Arkansas Foodbank CEO Rhonda Sanders: Merger A 'No-Brainer'

Arkansas Foodbank CEO Rhonda Sanders: Merger A 'No-Brainer'
Rhonda Sanders, CEO of the Arkansas Foodbank. (Arkansas Foodbank)

On Jan. 1, the Arkansas Foodbank and Arkansas Rice Depot officially merged with a revised mission: United to Fight Hunger. The new organization, which retained the Foodbank name, also kept the Foodbank's CEO Rhonda Sanders.

Sanders has led the Foodbank for three years and was a key facilitator of the merger. The Rice Depot's former CEO, Kim Aaron, took a position in northwest Arkansas in late 2015. 

The boards of the two organizations merged to form a temporary "transition board" with 30 members. Sanders said that board is working to rewrite the Foodbank's bylaws and in the coming months will re-evaluate what a permanent, likely smaller board, will look like.

Sanders said they have built about $200,000 into this year’s budget to cover the merger. A portion of the money came from grants, not the food budget, she said.

After the Foodbank celebrated the merger at an event last week, Arkansas Business spoke to Sanders for get more details about the changes and what's to come. Her responses have been edited for length and clarity.

Arkansas Business: How and when did the discussions about a potential merger begin?

Rhonda Sanders: They actually started almost two years ago. I was new to the Foodbank … and shortly after I came, I guess it was that next January, the Rice Depot had a change in leadership also. And it just so happened that the two of us were at a meeting at Petit Jean Mountain … and we got to meet, and we scheduled coffee with each other and started talking.

Kim Aaron, the past CEO of the Rice Depot, … had a background in food banking and had actually come here from Dallas with one of the large food banks there. And we just started talking and saying, you know, there’s probably things we can do together. So as we continued to have coffee and talk, the conversation just continued to grow about how much alike our missions are — our mission to feed hungry people. And we had just developed in two different paths but that it really was time for us to talk about working together.

We looked at all kinds of different options. November a year ago we really wanted our boards to get to know each other and think about what the various options might be. And so we got our executive committees together for a lunch, and it just really went from there.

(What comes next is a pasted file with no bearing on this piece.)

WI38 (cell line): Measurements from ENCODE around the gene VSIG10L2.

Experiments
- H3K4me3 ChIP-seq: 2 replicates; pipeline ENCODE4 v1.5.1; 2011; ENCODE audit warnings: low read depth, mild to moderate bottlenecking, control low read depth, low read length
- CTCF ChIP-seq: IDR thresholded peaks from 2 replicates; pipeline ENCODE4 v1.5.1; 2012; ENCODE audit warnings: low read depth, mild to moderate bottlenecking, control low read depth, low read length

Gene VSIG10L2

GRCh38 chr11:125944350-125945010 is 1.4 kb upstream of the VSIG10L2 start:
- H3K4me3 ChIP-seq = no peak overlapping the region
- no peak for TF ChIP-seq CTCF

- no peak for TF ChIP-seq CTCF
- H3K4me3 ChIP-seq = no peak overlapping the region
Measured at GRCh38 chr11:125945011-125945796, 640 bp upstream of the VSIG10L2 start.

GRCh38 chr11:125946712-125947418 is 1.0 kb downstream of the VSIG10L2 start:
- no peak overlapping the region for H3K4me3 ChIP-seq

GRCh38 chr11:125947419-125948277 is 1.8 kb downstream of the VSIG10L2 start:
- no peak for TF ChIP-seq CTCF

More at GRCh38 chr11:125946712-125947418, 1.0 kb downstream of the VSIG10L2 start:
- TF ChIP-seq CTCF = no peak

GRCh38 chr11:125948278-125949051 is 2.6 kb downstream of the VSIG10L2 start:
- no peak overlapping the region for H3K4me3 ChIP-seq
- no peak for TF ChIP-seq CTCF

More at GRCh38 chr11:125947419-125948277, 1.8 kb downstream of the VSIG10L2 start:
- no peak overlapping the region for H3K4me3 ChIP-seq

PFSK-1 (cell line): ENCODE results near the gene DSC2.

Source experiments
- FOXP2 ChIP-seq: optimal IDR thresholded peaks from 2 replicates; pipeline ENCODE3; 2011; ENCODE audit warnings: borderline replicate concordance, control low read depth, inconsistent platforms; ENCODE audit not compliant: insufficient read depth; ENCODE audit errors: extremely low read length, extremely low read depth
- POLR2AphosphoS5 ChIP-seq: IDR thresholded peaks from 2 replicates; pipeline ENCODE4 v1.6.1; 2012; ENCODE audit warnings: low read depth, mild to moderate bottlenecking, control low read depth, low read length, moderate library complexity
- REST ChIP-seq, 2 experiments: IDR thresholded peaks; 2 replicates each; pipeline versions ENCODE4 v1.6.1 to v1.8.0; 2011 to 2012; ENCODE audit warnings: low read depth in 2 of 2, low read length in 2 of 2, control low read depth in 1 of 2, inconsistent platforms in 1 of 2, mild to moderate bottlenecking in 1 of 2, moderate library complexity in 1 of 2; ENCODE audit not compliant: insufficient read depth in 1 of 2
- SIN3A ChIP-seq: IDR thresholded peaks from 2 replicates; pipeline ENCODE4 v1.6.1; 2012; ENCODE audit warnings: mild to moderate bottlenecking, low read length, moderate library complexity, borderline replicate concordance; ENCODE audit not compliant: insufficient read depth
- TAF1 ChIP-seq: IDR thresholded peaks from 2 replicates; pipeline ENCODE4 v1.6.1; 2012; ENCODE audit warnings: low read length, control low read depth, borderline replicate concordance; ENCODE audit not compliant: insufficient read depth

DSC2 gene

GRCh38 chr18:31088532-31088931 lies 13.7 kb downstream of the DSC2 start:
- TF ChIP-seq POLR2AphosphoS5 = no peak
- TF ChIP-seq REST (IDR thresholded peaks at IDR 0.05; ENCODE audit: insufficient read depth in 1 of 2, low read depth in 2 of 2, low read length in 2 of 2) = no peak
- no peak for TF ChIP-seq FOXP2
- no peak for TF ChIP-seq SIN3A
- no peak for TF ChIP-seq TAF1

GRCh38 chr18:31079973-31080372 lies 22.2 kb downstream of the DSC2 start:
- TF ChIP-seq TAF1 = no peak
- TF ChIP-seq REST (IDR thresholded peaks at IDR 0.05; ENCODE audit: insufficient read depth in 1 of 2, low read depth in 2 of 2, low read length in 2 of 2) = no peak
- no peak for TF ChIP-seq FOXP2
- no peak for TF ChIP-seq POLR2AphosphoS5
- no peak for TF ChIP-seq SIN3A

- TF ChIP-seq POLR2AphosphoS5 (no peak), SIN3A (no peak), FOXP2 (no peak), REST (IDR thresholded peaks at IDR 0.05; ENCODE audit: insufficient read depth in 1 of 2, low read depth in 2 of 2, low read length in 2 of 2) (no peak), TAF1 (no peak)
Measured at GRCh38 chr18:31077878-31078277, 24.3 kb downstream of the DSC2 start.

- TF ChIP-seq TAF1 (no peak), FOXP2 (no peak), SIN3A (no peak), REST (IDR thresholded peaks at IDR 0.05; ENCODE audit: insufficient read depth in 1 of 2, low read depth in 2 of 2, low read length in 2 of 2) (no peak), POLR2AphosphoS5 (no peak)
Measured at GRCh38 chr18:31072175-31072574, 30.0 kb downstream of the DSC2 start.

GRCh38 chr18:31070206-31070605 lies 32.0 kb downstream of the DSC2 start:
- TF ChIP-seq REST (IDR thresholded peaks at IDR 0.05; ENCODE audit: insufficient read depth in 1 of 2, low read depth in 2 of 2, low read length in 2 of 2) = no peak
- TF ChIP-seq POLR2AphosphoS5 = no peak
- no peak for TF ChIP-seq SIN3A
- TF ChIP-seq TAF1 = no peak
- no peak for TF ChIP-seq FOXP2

AB: How have jobs and the structure of the organization changed?

RS: Part of the agreement was that there were no jobs eliminated due to the merger. … And we’ve kept to that. We brought everyone on board on Jan. 1. We have had people from both organizations who have left for various reasons, and we look at every job when they leave and determine is this one that we need to absorb? Or do we need to reshape it to meet the needs that we have now?

Starting Jan. 1, we started realigning everyone within the organization. We did look at each position. In the agreement we said that no jobs would be eliminated, but that didn’t mean your job wouldn’t change, and they knew that. The staff had handled it extremely well.

AB: What other changes have you seen since the merger went into effect?

RS: Physically we've already combined inventory. All of the inventory is over here [at the Foodbank building] pretty much. We've already got agencies that are coming here and picking up instead of the Rice Depot. For some of them who were not already members of the Arkansas Foodbank, they're accessing more and different food here, so that blend is already starting to happen with them. 

Our volunteer center has expanded, and it's all down at the old Rice Depot building, just a block away. We have moved all of our volunteer work down there. They have a much larger square room that’s a little bit more suited so we’ve been running a lot of people. We had 750 people that came and volunteered in March.

We've already done some joint purchasing. We're able to access more food. We have consolidated drivers. We've had a couple of positions where people have left for other jobs and we've not refilled them. We've been able to start consolidating routes and drivers, that's going to be a big piece of it. We've been very busy.

AB: Had it ever been considered previously for the two organizations to work together?

RS: I think it had. I’ve had people tell me that there was talk several years ago of it and it just never was the right time. 

I’m a firm believer that there’s a right time for things. I really think having the new leadership in both organizations very close together opened a door to rethink it … This time we talked and the talks kept going. Really when everyone sat down and we went through all kinds of processes, listing everybody’s strengths, listing everybody’s weaknesses. 

Every time we listed them we kept coming up with the same thing. "Well, if we put yours with ours, look, it fits." When we kept making those lists and realizing we would be able to help each other a whole lot, it kind of became a no brainer. 

This is about feeding hungry people — if we can do more together, then let's do it.